Beautiful forgery transcends reality

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Beautiful forgery transcends reality


The book “Annals of the Hwarang” by the Silla historian Kim Dae-mun appears in the King Jinheung chapter of “Samguk Sagi,” a historical record of the Three Kingdoms of Korea. It includes the quote, “All benevolent premiers and brave tradesmen came from the Hwarang.” The book was so famous that everyone knew the title, but sometime later the book disappeared.

Then in 1989, what was said to be a copy of the original kept in the Japanese Royal Library, suddenly appeared. The material included a biography of 32 pungwolju, or leaders of the code of Silla chivalry who lived from 540 to 681. This is when an intense debate started about whether the copy was a forged book or real history.

According to the copy, a heroine called Misil took center stage at the royal Silla court in the sixth century. She had three pungwolju husbands and lovers and ruled the court through the bedrooms of three kings, Jinheung, Jinji and Jinpyeong.

In other words, Misil’s life is the history of the Hwarang, a place where young people who excelled in beauty, bravery and military arts trained in the Silla Dynasty (57 B.C. ? A.D. 935).

However, we are not sure whether she actually existed because there are no traces of her in other documents.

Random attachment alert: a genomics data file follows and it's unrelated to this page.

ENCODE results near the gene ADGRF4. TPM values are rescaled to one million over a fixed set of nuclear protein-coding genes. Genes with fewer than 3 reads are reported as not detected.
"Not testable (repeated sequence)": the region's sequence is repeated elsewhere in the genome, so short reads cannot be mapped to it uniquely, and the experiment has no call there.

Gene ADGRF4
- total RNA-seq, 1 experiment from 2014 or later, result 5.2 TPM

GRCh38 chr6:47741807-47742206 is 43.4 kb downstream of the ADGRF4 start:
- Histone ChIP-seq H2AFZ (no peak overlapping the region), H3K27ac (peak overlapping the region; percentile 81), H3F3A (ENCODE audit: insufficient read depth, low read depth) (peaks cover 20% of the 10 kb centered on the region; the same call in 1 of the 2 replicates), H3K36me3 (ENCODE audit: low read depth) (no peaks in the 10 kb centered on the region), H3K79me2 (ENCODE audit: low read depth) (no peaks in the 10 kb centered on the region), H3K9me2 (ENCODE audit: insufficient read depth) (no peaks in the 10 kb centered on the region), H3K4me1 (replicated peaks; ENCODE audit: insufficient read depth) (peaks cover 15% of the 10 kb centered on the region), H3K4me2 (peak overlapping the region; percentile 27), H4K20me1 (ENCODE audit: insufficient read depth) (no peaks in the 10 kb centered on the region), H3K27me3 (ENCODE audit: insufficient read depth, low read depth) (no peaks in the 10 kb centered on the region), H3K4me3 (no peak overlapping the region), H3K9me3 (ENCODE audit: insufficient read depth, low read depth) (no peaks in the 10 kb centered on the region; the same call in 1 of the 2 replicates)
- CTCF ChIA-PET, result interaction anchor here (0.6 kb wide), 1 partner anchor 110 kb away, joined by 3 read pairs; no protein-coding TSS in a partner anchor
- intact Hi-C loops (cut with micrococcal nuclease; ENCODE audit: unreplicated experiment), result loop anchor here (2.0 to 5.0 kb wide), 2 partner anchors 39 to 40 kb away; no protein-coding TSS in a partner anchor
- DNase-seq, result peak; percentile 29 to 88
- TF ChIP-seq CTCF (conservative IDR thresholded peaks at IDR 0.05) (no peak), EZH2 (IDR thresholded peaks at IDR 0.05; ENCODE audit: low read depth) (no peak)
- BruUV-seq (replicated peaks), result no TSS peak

The MBC TV drama “Queen Seondeok,” which has attracted legions of viewers, relies largely on this book.

The interesting point is the difference between Queen Seondeok in Samguk Sagi and Misil in Annals of the Hwarang. In the former, Queen Seondeok doesn’t have an easy road to the throne. Noblemen intensely opposed her because they could not accept a woman as the highest ruler.

Hostilities did not stop after she came to power. Emperor Taizong of Tang ridiculed a Silla ambassador, saying “If you do not have an appropriate leader, shall I send you a king?” Goguryeo and Baekjae, neighboring kingdoms, were offensive, too. Even the writer Kim Bu-sik added, “It is a great relief the country did not fall into ruin because it had a woman as ruler.”

On the other hand, Misil boasted beauty and grace, but even the ruling powers joined her side using dignity and political tactics. A sense of respect can be felt from the end of the pen as the writer records the effects Misil had on the Hwarang.

Is this difference in perspective a difference between Kim Dae-mun of the Silla Dynasty and Kim Busik of the Goryeo period, or evidence that Annals of the Hwarang is a forged book from a 20th-century perspective?

Whether or not the document is real is something for the academic world to decide, but the structure of Annals of the Hwarang is so thorough and magnificent that it would be even more impressive if it were revealed to be a creation, not reality. I wonder if Misil really did exist.

The writer is a team manager at JES Entertainment.

By Song Won-sup []
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